Let's return to the question of a miner's participation in local chat. What should the miner be able to do, beyond merely confirming that he's at the keyboard? To answer that question, I'd like to draw the miner's attention to a MinerBumping classic, a post from 2014 called The Modern Miner. It's full of useful information on this very subject. Rather than summarizing it here, I'll encourage the reader to enjoy the post in its entirety by whetting his appetite with two paragraphs:
"Whenever a miner goes out to mine some ice or some ore, he should imagine that he's headed off to an important job interview. Perhaps an Agent won't visit him that day. If an Agent does appear in local, the miner should be prepared. Being able to greet the Agent isn't enough. A bot can do that. The modern miner should be interesting to talk to. He should be impressive, even charming. It's not a terrible idea for a miner to keep at his disposal a few jokes or anecdotes to share, when appropriate. Our Agents should walk away from the encounter thinking, "You know, I really like that miner!"As you can see, a highsec miner is expected to fully develop himself as a person in all respects. Even by setting out the task, we divide the miners good from bad. When a bot-aspirant reads this post, he's crestfallen. He wants to give up. A Gallant miner relishes the challenge. He draws strength from it. The bot-aspirant decays.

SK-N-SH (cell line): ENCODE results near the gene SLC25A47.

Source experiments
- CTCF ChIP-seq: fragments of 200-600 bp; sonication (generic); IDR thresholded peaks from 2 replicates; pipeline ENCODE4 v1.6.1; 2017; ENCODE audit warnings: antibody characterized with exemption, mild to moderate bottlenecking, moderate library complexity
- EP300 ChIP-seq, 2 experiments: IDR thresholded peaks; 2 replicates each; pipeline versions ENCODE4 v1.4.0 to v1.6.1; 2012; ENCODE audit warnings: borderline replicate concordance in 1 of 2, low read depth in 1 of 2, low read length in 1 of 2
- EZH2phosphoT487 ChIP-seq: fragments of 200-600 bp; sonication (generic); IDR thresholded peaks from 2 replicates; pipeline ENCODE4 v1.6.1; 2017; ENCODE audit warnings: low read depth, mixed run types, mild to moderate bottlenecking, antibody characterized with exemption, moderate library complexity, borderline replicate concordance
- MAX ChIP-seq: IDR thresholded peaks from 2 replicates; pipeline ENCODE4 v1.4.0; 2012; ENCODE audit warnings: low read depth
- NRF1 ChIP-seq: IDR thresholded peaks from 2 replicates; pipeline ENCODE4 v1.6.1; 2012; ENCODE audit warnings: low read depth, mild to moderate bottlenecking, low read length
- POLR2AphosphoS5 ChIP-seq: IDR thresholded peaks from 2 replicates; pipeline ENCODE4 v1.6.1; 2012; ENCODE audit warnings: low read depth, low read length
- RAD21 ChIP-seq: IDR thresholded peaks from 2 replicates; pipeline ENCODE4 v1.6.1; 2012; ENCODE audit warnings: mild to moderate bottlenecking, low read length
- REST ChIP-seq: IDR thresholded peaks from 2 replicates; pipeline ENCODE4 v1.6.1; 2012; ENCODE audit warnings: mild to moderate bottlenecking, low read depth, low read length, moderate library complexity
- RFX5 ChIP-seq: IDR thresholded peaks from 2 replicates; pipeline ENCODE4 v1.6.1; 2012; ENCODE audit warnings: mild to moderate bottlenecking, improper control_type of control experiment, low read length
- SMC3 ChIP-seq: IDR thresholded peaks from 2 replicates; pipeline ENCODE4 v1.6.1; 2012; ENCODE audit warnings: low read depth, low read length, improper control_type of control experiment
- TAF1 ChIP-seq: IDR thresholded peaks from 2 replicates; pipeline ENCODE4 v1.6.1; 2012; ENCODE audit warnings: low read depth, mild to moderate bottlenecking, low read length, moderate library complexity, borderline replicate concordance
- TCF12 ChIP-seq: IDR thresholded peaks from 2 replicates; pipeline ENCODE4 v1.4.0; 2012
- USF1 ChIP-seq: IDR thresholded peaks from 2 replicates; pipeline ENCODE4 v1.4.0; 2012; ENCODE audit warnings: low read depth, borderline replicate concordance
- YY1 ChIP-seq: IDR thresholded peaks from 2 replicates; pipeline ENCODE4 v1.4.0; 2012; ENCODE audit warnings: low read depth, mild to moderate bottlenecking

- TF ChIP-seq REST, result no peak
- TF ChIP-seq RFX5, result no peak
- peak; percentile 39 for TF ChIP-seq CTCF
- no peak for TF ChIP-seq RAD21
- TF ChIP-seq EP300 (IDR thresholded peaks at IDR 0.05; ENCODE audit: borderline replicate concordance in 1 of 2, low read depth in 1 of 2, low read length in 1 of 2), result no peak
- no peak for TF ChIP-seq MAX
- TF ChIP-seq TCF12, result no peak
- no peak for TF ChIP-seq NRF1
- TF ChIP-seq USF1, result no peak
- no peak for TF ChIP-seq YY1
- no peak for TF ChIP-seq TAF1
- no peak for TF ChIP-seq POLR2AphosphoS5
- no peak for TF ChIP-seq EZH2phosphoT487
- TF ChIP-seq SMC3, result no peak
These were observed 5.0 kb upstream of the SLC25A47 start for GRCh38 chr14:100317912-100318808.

"Striking the right balance is key. A miner should demonstrate awareness of, and respect for, an Agent's superior position. Yet the miner shouldn't be cloying or oleaginous. A sycophantic miner can come across as a sarcastic one. Our Agents have finely honed senses; they know when a miner is being sincere or not."
So who are these well-rounded miners? What are really like? Actually, there's a good chance you won't see him mining. Because, for one thing, he doesn't spend 11 straight hours mining. A well-rounded miner is modest in his mining, just as he's modest in his fittings (lovers of blingy, decadent modules and drones need not apply). As such, the Gallant miner gets in and gets out quickly, probably without you noticing. He doesn't feel the need to make a big show of mining. He treats mining like he treats brushing his teeth. He engages in the activity, sure--maybe even on a daily basis. But he doesn't rub it in your face. How often do you see a respected colleague brushing his teeth in front of you? Probably not often.
The best miner is the one you never see mining. Maybe he was planning to collect some ore, but he changed his mind at the last minute and decided to do something else instead. Maybe he even decided to go out to Uedama and kill some autopiloters. The rebellious carebear scoffs. Consider, however, how difficult it would be for such a well-rounded miner to be ganked. No wonder--he's obeying the Code!
Bot-aspirants are crippled by their greed. As I said, reading this post will put sad faces on a lot of miners. They would like to go out and mine whenever they want, for however long they want. If that's you, miner, then I cordially invite you to step inside your time machine and travel to highsec circa 2011. Because highsec belongs to the Code now. And it always will.